Sports Knee Injuries
This section is dedicated to sport-specific knee injuries and it will begin with discussing Running, Cycling and Skiing & Snowboarding knee injuries. We will continue to update and expand existing pages and to develop more sport-specific pages.
Although most knee injuries are similar and often related either to the lack of training or to overuse and fatigue, there is no doubt that sports like running, cycling, skiing and snowboarding have very specific biomechanical patterns and thus cause different types of knee injuries. We will discuss sport-specific knee injuries, how to treat them and most importantly how to prevent them. Training, the duration of particular activity, the distances involved, and individual equipment adjustment are significant issues which are often responsible for the onset of many knee problems. Prevention and recognition of early symptoms are therefore very important issues that you should be aware of if you wish to enjoy your sports over a long period of time.
The Effects of Exercise on Human Articular Cartilage
The effects of exercise on articular hyaline articular cartilage have traditionally been examined in animal models, but until recently little information has been available on human cartilage. Magnetic resonance imaging (MRI) now permits cartilage morphology and composition to be analysed quantitatively in vivo. This review briefly describes the methodological background of quantitative cartilage imaging and summarizes work on short-term (deformational behaviour) and long-term (functional adaptation) effects of exercise on human articular cartilage. Current findings suggest that human cartilage deforms very little in vivo during physiological activities and recovers from deformation within 90 min after loading. Whereas cartilage deformation appears to become less with increasing age, sex and physical training status do not seem to affect in vivo deformational behaviour. There is now good evidence that cartilage undergoes some type of atrophy (thinning) under reduced loading conditions, such as with postoperative immobilization and paraplegia. However, increased loading (as encountered by elite athletes) does not appear to be associated with increased average cartilage thickness. Findings in twins, however, suggest a strong genetic contribution to cartilage morphology. Potential reasons for the inability of cartilage to adapt to mechanical stimuli include a lack of evolutionary pressure and a decoupling of mechanical competence and tissue mass.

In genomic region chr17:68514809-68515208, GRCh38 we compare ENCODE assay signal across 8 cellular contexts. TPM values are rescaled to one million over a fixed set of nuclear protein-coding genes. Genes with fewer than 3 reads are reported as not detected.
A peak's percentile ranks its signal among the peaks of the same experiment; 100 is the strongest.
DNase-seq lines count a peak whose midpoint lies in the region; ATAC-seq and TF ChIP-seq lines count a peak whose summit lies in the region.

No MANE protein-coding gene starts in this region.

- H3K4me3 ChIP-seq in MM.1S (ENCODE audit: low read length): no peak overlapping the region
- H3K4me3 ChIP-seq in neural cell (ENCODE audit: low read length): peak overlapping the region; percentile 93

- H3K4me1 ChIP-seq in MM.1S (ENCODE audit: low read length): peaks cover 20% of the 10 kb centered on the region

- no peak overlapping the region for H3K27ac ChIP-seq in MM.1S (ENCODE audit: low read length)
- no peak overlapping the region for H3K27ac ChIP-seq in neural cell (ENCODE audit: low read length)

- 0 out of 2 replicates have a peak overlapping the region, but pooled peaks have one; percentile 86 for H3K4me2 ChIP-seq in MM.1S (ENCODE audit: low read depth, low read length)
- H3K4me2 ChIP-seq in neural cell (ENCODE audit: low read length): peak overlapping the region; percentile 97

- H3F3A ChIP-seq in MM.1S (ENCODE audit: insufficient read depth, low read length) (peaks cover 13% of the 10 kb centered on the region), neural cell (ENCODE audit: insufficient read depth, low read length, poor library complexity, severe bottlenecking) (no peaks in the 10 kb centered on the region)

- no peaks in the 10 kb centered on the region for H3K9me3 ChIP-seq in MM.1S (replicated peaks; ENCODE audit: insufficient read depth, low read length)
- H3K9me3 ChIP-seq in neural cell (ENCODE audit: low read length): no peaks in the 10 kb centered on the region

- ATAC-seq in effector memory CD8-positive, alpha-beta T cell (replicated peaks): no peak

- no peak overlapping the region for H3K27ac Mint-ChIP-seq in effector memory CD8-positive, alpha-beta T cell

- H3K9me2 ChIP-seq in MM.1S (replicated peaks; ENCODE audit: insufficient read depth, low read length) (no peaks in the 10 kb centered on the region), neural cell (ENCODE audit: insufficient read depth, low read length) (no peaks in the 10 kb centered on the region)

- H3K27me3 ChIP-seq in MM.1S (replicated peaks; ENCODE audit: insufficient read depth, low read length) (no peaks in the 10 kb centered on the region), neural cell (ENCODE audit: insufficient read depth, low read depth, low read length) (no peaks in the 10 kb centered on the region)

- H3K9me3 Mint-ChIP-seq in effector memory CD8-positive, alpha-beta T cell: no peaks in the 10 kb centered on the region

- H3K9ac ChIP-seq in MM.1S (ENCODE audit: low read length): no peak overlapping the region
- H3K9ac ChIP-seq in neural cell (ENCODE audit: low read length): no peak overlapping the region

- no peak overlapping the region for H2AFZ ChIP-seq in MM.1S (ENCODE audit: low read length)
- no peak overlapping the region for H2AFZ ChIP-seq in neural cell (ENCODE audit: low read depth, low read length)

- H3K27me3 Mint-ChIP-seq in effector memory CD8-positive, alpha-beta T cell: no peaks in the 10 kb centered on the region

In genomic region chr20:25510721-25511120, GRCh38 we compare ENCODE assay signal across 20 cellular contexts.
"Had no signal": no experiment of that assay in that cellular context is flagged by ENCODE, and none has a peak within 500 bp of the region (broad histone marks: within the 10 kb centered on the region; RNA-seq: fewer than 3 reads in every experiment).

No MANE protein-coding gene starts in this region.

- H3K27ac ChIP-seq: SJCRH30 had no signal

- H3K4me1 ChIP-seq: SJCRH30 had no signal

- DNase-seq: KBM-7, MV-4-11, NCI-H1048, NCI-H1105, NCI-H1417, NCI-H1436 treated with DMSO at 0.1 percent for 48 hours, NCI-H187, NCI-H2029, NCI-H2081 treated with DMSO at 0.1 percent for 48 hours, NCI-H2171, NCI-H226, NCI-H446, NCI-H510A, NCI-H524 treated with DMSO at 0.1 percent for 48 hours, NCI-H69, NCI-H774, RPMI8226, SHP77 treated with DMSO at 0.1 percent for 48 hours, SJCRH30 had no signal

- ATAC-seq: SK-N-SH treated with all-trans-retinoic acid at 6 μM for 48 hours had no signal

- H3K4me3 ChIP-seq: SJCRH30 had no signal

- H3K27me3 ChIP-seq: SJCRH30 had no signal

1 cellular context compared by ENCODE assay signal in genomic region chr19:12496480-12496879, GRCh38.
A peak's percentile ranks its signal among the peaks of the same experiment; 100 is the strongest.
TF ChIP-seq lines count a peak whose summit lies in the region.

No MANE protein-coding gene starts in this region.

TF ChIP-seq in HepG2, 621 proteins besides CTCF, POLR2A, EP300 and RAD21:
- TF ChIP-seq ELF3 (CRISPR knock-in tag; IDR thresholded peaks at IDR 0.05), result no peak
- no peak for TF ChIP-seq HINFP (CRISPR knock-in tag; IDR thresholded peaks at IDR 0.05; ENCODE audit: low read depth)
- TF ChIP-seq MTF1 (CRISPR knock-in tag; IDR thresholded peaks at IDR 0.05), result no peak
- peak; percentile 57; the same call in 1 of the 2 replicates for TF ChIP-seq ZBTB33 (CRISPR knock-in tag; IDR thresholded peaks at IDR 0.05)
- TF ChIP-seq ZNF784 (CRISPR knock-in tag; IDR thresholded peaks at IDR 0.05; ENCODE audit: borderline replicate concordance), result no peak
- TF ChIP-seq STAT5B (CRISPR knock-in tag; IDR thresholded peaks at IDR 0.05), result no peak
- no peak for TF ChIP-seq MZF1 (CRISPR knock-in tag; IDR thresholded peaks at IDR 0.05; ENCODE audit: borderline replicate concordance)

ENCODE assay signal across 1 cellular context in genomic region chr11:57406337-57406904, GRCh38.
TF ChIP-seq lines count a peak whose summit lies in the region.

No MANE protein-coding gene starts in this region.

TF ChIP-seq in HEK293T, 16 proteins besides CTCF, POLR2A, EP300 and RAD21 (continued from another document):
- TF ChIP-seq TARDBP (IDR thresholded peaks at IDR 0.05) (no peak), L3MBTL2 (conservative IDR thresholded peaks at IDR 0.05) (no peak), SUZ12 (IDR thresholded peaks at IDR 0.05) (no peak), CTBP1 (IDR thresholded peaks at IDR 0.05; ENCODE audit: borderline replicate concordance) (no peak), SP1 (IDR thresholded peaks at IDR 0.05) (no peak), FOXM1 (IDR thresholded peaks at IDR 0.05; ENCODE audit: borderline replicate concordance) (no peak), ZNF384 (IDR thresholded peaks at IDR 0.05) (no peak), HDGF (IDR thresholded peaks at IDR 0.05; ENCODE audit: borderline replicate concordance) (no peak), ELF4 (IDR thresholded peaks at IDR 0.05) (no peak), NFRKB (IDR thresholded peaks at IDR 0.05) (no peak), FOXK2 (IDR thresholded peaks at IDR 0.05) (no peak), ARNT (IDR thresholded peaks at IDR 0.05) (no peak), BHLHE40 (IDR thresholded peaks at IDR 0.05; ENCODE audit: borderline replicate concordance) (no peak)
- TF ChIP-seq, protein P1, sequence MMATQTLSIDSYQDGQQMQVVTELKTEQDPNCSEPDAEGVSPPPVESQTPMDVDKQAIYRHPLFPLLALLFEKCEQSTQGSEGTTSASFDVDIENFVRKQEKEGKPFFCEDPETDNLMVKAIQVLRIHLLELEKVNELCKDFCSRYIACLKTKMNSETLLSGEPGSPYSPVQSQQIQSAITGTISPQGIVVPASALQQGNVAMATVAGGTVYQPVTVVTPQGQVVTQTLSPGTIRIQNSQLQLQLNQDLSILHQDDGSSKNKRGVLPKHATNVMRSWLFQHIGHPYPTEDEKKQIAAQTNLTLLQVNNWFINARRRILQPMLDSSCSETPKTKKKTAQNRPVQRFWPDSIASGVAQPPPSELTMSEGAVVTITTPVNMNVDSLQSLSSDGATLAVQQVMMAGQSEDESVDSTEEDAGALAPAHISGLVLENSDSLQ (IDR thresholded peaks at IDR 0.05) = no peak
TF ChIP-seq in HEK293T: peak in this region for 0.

- Eckstein Felix, et al.: The Effects of Exercise on Human Articular Cartilage. J Anat (2006) 208: 491–512.
"Every athlete, regardless of his or her skill level, will go through a grieving process after incurring an injury - without exception. In 1969, Kubler-Ross first outlined the stages of grief a person goes through when facing a serious or career ending injury, death or serious disease prognosis. An understanding of the four stages of managing grief: denial, anger, depression and acceptance will help you in supporting the athlete through them.
Denial: at the beginning, the athlete cannot believe the injury is severe or that it will impact their ability to continue with their sport. They may still believe in the myth that “no pain means no gain”. If so, they have been living under a rock for quite some time. Pain is an indicator that something has gone wrong and needs immediate attention. The realization that the pain is stopping them from participating leads to the next stage.
Anger: denial quickly turns to anger as the reality of the situation settles in and the athlete is forced by the circumstances to alter or even stop their participation in their sport. Recovery is often not an easy path and the athlete becomes frustrated and more irritated with the pace of the rehabilitation process. At this point, the coach is in an ideal position to be a sounding board for the athlete’s exasperation, and help ease their aggressiveness toward the athletic trainers who are trying to get them back in shape. Realizing the athlete is angry at their loss of ability to perform, their loss of power over what has happened to them and the current situation they now find themselves in are important points to keep in mind while dealing with the individual.